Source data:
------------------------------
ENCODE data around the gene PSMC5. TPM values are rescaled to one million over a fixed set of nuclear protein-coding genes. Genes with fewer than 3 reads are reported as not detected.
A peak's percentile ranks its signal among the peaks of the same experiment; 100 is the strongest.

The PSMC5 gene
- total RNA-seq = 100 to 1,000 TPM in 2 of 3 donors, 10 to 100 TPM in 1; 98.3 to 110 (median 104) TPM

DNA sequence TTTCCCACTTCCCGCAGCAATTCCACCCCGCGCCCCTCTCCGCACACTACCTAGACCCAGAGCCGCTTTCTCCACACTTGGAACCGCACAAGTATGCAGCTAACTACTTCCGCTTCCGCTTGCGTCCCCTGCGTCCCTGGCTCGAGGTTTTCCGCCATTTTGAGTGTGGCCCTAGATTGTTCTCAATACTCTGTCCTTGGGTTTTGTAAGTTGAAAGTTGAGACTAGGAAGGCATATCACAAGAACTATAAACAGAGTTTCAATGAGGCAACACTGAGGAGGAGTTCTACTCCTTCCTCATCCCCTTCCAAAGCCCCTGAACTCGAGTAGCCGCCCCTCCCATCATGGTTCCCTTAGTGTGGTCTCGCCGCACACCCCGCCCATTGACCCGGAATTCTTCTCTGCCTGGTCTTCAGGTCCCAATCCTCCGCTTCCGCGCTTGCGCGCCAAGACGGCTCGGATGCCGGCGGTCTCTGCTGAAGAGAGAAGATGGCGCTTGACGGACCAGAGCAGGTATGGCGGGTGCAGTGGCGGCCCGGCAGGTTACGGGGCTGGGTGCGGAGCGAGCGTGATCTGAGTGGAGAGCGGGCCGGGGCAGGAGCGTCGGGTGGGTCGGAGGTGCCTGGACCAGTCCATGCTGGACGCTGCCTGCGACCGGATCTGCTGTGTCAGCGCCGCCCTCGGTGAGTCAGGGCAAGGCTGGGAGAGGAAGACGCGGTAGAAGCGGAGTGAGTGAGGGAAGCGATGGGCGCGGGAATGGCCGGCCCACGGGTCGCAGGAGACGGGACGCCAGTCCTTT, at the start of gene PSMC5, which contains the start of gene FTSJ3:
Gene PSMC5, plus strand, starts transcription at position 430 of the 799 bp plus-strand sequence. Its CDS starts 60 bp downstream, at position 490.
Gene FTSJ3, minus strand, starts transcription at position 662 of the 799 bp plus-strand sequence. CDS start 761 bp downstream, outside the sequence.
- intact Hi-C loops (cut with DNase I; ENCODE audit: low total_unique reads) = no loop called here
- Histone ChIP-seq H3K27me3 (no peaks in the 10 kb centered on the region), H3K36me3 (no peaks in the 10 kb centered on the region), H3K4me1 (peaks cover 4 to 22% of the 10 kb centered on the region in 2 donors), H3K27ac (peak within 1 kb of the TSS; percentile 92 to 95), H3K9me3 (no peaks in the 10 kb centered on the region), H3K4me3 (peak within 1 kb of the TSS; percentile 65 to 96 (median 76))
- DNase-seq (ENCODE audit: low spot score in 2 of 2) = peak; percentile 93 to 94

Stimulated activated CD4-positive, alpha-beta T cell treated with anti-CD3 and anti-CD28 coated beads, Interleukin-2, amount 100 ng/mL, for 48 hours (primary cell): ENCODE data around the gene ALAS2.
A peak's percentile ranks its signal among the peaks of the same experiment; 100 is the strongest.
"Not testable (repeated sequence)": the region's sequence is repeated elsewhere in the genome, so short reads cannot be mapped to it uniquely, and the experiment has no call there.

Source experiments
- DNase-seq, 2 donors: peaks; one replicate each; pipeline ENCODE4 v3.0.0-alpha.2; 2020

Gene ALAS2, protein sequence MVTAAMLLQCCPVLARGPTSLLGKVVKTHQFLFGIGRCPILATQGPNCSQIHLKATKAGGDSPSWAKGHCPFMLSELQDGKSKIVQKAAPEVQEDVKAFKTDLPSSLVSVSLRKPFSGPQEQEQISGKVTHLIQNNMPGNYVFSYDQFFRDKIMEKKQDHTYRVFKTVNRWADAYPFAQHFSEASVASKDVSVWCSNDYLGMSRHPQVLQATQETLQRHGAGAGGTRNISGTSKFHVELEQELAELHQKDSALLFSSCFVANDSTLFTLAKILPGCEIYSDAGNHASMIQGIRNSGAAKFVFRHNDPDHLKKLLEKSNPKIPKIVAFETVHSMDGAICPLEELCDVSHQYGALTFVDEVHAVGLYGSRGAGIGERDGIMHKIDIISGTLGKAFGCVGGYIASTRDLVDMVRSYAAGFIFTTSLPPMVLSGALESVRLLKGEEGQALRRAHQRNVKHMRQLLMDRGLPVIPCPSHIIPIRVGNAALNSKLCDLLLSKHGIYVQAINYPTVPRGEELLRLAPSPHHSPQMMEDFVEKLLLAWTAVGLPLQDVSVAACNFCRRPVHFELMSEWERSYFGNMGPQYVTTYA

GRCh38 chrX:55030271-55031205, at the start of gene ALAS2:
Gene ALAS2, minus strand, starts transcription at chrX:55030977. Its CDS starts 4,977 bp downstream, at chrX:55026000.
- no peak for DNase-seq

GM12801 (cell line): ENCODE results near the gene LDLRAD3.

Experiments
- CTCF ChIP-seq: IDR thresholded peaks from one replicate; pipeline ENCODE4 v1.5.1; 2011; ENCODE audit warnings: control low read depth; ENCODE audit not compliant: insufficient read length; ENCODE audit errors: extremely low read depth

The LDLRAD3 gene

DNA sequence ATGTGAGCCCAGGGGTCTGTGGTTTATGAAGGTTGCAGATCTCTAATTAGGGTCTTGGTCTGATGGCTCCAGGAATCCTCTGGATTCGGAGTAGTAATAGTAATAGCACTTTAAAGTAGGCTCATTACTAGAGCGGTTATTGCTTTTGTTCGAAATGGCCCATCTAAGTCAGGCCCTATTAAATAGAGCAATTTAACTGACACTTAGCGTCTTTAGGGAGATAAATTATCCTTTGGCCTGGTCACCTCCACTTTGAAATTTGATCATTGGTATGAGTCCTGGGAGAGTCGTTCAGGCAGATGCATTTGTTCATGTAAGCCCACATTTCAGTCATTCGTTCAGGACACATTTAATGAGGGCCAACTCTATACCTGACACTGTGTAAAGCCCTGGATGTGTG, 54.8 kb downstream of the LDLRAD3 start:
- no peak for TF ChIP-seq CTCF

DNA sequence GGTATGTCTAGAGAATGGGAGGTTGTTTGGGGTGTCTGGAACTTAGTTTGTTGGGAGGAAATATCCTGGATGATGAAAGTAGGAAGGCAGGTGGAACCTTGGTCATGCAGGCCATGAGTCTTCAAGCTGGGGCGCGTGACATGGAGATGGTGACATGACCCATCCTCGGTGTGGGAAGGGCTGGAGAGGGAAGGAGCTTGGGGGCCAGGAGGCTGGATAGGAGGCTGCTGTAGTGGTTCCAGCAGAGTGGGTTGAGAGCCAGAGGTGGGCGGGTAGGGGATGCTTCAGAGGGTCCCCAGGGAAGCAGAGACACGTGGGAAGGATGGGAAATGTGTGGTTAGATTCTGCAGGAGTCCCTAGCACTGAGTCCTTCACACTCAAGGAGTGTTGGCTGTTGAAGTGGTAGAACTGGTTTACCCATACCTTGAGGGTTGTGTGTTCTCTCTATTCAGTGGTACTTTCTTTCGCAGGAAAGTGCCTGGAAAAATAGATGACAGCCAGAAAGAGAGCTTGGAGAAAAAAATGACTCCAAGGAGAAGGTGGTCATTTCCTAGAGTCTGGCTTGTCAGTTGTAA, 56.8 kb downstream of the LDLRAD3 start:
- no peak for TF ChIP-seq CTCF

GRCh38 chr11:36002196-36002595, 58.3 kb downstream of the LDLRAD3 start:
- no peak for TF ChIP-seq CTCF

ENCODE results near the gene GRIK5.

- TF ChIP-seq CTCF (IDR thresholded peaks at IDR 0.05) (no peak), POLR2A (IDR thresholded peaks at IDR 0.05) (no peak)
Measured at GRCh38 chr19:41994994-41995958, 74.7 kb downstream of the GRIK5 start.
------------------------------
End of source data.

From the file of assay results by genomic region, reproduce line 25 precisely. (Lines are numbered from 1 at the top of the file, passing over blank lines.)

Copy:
- no peak for TF ChIP-seq CTCF